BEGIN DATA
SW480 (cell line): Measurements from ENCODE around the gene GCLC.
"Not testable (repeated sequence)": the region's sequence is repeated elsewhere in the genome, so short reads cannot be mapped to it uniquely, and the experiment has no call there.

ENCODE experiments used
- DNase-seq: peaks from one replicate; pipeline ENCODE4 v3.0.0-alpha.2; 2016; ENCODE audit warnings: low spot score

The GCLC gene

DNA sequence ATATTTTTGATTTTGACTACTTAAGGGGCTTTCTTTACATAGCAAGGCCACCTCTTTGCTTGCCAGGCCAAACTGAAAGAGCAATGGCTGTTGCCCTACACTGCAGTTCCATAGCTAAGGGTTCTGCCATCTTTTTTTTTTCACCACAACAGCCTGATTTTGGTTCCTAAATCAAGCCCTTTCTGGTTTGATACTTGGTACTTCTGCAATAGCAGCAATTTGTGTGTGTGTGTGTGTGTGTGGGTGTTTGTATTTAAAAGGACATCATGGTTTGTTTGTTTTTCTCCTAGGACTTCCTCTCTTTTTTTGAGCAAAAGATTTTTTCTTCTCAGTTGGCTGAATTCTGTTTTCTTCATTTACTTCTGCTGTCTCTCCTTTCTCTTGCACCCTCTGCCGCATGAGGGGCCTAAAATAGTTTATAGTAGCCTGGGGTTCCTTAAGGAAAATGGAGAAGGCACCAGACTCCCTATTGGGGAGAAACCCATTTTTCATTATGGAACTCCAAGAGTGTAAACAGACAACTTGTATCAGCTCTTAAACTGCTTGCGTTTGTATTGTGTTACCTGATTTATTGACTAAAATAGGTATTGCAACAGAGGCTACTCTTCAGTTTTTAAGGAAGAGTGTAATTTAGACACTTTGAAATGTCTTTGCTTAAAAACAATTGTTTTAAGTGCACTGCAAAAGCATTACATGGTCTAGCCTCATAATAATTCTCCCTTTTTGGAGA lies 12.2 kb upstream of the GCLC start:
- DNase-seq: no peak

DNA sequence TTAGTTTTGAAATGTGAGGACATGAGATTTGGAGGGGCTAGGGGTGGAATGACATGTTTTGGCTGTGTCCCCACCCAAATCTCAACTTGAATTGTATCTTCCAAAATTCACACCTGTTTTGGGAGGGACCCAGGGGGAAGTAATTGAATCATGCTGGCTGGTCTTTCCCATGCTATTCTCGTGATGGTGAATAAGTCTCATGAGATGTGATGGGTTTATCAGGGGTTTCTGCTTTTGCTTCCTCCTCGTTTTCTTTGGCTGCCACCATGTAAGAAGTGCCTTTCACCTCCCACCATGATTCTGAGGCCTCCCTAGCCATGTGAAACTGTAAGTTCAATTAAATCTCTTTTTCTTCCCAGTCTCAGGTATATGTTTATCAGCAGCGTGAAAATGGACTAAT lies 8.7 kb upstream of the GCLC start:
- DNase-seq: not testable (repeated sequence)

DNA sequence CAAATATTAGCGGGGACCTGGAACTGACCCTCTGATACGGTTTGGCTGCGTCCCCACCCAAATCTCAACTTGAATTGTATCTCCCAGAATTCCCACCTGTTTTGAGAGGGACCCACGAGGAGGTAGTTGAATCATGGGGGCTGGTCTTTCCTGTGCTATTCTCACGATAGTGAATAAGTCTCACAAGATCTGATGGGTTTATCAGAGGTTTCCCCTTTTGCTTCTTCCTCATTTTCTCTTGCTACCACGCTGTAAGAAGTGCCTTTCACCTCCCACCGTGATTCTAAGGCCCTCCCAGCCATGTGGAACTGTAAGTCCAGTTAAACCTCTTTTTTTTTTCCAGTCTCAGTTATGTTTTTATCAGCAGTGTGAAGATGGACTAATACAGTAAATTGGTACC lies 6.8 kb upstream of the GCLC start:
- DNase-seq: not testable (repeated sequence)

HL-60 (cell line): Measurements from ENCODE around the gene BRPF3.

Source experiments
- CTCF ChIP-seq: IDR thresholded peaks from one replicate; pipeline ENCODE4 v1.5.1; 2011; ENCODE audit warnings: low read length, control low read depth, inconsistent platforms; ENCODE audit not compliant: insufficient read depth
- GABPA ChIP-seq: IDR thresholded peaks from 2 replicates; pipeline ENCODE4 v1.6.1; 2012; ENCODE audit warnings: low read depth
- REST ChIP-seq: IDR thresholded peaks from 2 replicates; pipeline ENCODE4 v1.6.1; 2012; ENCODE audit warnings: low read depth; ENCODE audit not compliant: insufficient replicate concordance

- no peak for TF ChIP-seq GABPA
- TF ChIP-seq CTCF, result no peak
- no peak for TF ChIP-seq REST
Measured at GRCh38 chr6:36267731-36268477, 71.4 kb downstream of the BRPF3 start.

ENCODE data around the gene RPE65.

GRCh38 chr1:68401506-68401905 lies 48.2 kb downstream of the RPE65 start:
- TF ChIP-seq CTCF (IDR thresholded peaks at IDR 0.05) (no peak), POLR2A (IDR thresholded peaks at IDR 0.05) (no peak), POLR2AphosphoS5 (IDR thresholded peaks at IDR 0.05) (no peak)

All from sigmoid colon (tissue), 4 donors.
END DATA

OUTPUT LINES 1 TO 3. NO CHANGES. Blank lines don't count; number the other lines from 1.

SW480 (cell line): Measurements from ENCODE around the gene GCLC.
"Not testable (repeated sequence)": the region's sequence is repeated elsewhere in the genome, so short reads cannot be mapped to it uniquely, and the experiment has no call there.

ENCODE experiments used